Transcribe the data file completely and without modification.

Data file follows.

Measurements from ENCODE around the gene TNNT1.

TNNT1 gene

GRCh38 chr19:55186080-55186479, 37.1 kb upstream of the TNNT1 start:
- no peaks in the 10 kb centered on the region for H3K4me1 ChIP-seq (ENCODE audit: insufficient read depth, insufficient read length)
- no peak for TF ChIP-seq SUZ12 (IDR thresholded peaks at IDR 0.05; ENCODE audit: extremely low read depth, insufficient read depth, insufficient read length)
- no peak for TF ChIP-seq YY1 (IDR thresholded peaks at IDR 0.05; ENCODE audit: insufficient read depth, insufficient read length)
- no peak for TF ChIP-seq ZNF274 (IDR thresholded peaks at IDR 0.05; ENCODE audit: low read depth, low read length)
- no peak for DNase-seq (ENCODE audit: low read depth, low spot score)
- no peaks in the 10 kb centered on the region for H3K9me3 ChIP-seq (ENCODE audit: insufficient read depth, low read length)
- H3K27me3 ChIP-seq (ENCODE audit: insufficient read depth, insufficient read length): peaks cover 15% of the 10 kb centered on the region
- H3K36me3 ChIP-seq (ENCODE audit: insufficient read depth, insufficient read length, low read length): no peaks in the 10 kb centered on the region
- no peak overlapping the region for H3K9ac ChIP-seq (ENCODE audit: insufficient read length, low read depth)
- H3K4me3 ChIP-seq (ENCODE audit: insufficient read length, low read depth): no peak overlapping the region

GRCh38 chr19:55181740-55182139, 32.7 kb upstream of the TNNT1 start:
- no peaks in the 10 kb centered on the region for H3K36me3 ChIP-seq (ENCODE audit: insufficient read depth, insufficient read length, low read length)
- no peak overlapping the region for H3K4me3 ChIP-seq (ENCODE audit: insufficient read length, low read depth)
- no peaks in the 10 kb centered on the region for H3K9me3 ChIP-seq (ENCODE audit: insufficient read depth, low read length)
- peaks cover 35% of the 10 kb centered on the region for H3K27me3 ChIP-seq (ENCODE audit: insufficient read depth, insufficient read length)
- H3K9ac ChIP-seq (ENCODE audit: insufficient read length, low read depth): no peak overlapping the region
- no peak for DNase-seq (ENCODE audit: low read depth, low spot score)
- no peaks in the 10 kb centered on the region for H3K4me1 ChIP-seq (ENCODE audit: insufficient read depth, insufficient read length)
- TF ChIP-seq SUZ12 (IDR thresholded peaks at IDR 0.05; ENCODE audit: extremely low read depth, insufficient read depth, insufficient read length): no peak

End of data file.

Measurements from ENCODE around the gene TNNT1.

TNNT1 gene

GRCh38 chr19:55186080-55186479, 37.1 kb upstream of the TNNT1 start:
- no peaks in the 10 kb centered on the region for H3K4me1 ChIP-seq (ENCODE audit: insufficient read depth, insufficient read length)
- no peak for TF ChIP-seq SUZ12 (IDR thresholded peaks at IDR 0.05; ENCODE audit: extremely low read depth, insufficient read depth, insufficient read length)
- no peak for TF ChIP-seq YY1 (IDR thresholded peaks at IDR 0.05; ENCODE audit: insufficient read depth, insufficient read length)
- no peak for TF ChIP-seq ZNF274 (IDR thresholded peaks at IDR 0.05; ENCODE audit: low read depth, low read length)
- no peak for DNase-seq (ENCODE audit: low read depth, low spot score)
- no peaks in the 10 kb centered on the region for H3K9me3 ChIP-seq (ENCODE audit: insufficient read depth, low read length)
- H3K27me3 ChIP-seq (ENCODE audit: insufficient read depth, insufficient read length): peaks cover 15% of the 10 kb centered on the region
- H3K36me3 ChIP-seq (ENCODE audit: insufficient read depth, insufficient read length, low read length): no peaks in the 10 kb centered on the region
- no peak overlapping the region for H3K9ac ChIP-seq (ENCODE audit: insufficient read length, low read depth)
- H3K4me3 ChIP-seq (ENCODE audit: insufficient read length, low read depth): no peak overlapping the region

GRCh38 chr19:55181740-55182139, 32.7 kb upstream of the TNNT1 start:
- no peaks in the 10 kb centered on the region for H3K36me3 ChIP-seq (ENCODE audit: insufficient read depth, insufficient read length, low read length)
- no peak overlapping the region for H3K4me3 ChIP-seq (ENCODE audit: insufficient read length, low read depth)
- no peaks in the 10 kb centered on the region for H3K9me3 ChIP-seq (ENCODE audit: insufficient read depth, low read length)
- peaks cover 35% of the 10 kb centered on the region for H3K27me3 ChIP-seq (ENCODE audit: insufficient read depth, insufficient read length)
- H3K9ac ChIP-seq (ENCODE audit: insufficient read length, low read depth): no peak overlapping the region
- no peak for DNase-seq (ENCODE audit: low read depth, low spot score)
- no peaks in the 10 kb centered on the region for H3K4me1 ChIP-seq (ENCODE audit: insufficient read depth, insufficient read length)
- TF ChIP-seq SUZ12 (IDR thresholded peaks at IDR 0.05; ENCODE audit: extremely low read depth, insufficient read depth, insufficient read length): no peak